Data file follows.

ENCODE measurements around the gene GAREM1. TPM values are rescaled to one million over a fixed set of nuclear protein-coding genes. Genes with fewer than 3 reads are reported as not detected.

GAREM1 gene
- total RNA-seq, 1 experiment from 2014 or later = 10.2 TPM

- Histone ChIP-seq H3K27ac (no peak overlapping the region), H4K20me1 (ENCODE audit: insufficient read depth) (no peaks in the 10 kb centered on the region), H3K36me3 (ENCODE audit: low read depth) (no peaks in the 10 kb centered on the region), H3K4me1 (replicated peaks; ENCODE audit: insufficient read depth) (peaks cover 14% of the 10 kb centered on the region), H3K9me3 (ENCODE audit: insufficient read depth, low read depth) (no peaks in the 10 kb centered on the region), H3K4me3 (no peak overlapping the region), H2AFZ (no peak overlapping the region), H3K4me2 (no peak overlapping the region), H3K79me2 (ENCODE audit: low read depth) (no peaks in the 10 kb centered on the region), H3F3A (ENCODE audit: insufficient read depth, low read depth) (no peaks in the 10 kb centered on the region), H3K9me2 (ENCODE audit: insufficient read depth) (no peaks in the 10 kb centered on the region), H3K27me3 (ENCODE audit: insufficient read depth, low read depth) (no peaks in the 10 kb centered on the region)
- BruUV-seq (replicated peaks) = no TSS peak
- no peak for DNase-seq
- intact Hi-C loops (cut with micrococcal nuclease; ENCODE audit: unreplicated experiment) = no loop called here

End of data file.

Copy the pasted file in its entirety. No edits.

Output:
ENCODE measurements around the gene GAREM1. TPM values are rescaled to one million over a fixed set of nuclear protein-coding genes. Genes with fewer than 3 reads are reported as not detected.

GAREM1 gene
- total RNA-seq, 1 experiment from 2014 or later = 10.2 TPM

- Histone ChIP-seq H3K27ac (no peak overlapping the region), H4K20me1 (ENCODE audit: insufficient read depth) (no peaks in the 10 kb centered on the region), H3K36me3 (ENCODE audit: low read depth) (no peaks in the 10 kb centered on the region), H3K4me1 (replicated peaks; ENCODE audit: insufficient read depth) (peaks cover 14% of the 10 kb centered on the region), H3K9me3 (ENCODE audit: insufficient read depth, low read depth) (no peaks in the 10 kb centered on the region), H3K4me3 (no peak overlapping the region), H2AFZ (no peak overlapping the region), H3K4me2 (no peak overlapping the region), H3K79me2 (ENCODE audit: low read depth) (no peaks in the 10 kb centered on the region), H3F3A (ENCODE audit: insufficient read depth, low read depth) (no peaks in the 10 kb centered on the region), H3K9me2 (ENCODE audit: insufficient read depth) (no peaks in the 10 kb centered on the region), H3K27me3 (ENCODE audit: insufficient read depth, low read depth) (no peaks in the 10 kb centered on the region)
- BruUV-seq (replicated peaks) = no TSS peak
- no peak for DNase-seq
- intact Hi-C loops (cut with micrococcal nuclease; ENCODE audit: unreplicated experiment) = no loop called here